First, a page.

A 911 rescue worker said this week he was told by FBI agents to "keep his
mouth shut" about one of the "black boxes" found at ground zero,
the official story that none of the flight and cockpit data recorders were ever
recovered in the WTC wreckage.
Honorary firefighter Mike Bellone claims he was approached by unknown bureau
agents a short time after he and his partner Nicholas DeMasi, a retired New
York firefighter, found three of the four "black boxes" among the
before January 2002.
The pair first claimed to find the data recorders in an August 2003 book
entitled "Behind The Scene: Ground Zero" when DeMasi said the "black
found while he traversed ground zero in his ATV with three federal agents.
FBI and New York fire officials have denied ever finding the voice and data
Now Bellone claims agents were adamant about keeping the discovery a secret.
"They confronted me and told me to not to say anything," recalls
referring to one of three reddish-orange boxes with two white stripes he saw
the back of DeMasi's ATV. "I said give me a good reason? When they couldn't,
told them I wouldn't shut up about it.
"Why should I? I have nothing to hide and nothing to gain. It's the truth
Nick and I are sticking to our story as we always have."
Bellone said he and DeMasi were not the only 911 rescue workers to see the
black boxes. He said there were several other witnesses and knows first hand
they have been silenced by federal agents.
"I know two or three others saw what went down, but they are not talking,"
added Bellone. "They got to those guys after they talked to me. The only
I can figure they are trying to hide the truth is that the government knows
screwed up and the recorders would prove it."
Asked to give names of the other witnesses, he said he wouldn't break a
fellow-worker's confidence, privacy and firm desire to remain anonymous.
"I can tell you this, though, it was all very strange. I worked on the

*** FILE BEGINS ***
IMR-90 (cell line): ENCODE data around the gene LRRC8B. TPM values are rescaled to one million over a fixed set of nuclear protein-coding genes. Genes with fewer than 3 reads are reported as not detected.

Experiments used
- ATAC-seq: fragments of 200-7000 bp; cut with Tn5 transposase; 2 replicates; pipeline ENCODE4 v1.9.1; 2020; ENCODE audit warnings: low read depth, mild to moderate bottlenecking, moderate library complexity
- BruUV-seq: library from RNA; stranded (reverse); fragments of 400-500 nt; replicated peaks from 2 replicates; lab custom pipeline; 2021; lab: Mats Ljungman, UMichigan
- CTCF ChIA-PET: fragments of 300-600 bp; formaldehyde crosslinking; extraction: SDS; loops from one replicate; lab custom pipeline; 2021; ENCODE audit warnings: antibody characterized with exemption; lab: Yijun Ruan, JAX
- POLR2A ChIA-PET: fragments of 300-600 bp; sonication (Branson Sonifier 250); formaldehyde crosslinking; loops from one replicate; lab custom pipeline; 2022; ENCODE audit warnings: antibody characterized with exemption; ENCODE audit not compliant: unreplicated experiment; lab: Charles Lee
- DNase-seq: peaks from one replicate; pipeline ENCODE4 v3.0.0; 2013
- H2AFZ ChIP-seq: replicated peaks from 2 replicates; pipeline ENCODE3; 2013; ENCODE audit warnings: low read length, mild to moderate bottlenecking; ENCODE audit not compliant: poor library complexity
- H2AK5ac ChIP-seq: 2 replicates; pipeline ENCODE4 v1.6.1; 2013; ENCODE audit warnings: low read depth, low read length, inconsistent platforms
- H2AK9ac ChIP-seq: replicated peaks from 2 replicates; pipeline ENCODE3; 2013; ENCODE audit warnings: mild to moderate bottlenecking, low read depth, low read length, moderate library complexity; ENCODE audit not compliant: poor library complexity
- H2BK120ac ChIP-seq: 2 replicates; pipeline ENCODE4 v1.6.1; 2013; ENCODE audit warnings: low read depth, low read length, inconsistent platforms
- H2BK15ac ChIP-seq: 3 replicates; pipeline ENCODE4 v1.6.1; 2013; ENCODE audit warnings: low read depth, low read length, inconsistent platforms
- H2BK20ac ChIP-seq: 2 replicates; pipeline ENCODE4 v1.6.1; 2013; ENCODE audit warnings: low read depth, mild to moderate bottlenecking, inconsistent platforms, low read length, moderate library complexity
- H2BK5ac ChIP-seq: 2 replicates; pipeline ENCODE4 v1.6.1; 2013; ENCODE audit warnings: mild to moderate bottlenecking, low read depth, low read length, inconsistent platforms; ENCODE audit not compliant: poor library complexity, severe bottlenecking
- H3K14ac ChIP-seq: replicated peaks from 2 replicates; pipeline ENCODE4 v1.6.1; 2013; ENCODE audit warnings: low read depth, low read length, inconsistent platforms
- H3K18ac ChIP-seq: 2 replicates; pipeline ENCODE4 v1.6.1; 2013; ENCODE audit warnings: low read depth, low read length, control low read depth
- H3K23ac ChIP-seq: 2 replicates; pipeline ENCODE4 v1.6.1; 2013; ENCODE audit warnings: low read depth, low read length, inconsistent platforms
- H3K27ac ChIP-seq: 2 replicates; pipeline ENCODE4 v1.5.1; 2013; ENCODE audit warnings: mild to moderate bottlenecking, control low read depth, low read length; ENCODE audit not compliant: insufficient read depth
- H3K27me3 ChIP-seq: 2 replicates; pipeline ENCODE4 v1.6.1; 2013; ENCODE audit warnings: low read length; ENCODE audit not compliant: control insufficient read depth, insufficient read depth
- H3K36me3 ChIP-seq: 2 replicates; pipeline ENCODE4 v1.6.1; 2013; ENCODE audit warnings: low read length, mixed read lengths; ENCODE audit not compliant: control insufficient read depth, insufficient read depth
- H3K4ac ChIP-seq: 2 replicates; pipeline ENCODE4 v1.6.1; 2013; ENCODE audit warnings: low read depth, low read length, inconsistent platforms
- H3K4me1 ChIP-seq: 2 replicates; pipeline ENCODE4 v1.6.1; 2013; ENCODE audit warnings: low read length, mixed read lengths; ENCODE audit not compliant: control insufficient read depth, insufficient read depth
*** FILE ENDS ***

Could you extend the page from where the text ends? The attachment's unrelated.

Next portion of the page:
spaceship Columbia clean-up and you know when something important is found and
something is not" he recalled, saying the day the 'black boxes' were secretly
carted away agents acted like "something big was going down."
Bellone also recalled never learning the FBI names as this type of personal
contact and information wasn't exchanged between the civilian workers and
government officials working side-by-side at ground zero.
"We worked together, but nobody knew their names," added Bellone.
on their FBI jackets, but I'm sure I could pick them out of a line-up or
recognize their pictures."
The pair's bombshell accusations blows a big hole in the official story as
well as the findings in the recent 911 Commission report. In Chapter 1,
footnote 76, there is the sole but definitive reference to the airline "black
"The CVR's and the FDR's (voice and flight data recorders) from American
and United 175 were not found."
Asked if DeMasi and Bellone were questioned or subpoenaed, Commission
spokesman Al Felzenberg said:
"I can't tell you now if he was is one of the 1,200 people we interviewed
if the book was one of the countless ones we researched. We explored every
lead, but I will try to find out if we talked with him and get back to you"
However, Bellone said he and DeMasi never were contacted by Commission
members or asked to appear regarding their statements even though the book was
published well before the hearings commenced.
And it's amazing with a story of such importance that in over a year since
the book surfaced almost nobody else has called them either. It's hard to
imagine a story with such magnitude has not been thoroughly checked out unless
mainstream press purposely ignored it.
"I have been contacted by only one newspaper reporter from the Philadelphia
Daily News. That's it," he said, referring to an October 2004 story by
William Bunch, recapping DeMasi's book statements as well as the usual
Those close to the 911 investigation said the recovery of the "black boxes"
is important, holding vital clues and leading to the truth of what really
happened on the morning of 911.
The cockpit voice recorder uses a pair of microphones to capture all cockpit
sounds for the last 30 minutes of a doomed flight. The flight date recorder
also significant since it records altitude, heading and airspeed.
Both recorders are designed to withstand enormous impact and heat. National
Transportation Safety Board (NTSB) officials said they should have withstood
conditions at the WTC.
And finding the boxes after a crash seems to be standard procedure, according
to the NTSB.
"It's extremely rare that we don't get the recorders back,' said NTSB
spokesman Ted Lopatkiewicz. "I can't remember another case which we did
Bellone is retired and was made an honorary New York fireman for his efforts
after 911. DeMasi also recently retired from Engine Co. 261, nicknamed the
"Flaming Skulls," after serving a brief stint after 911 with the fire
department's marine unit.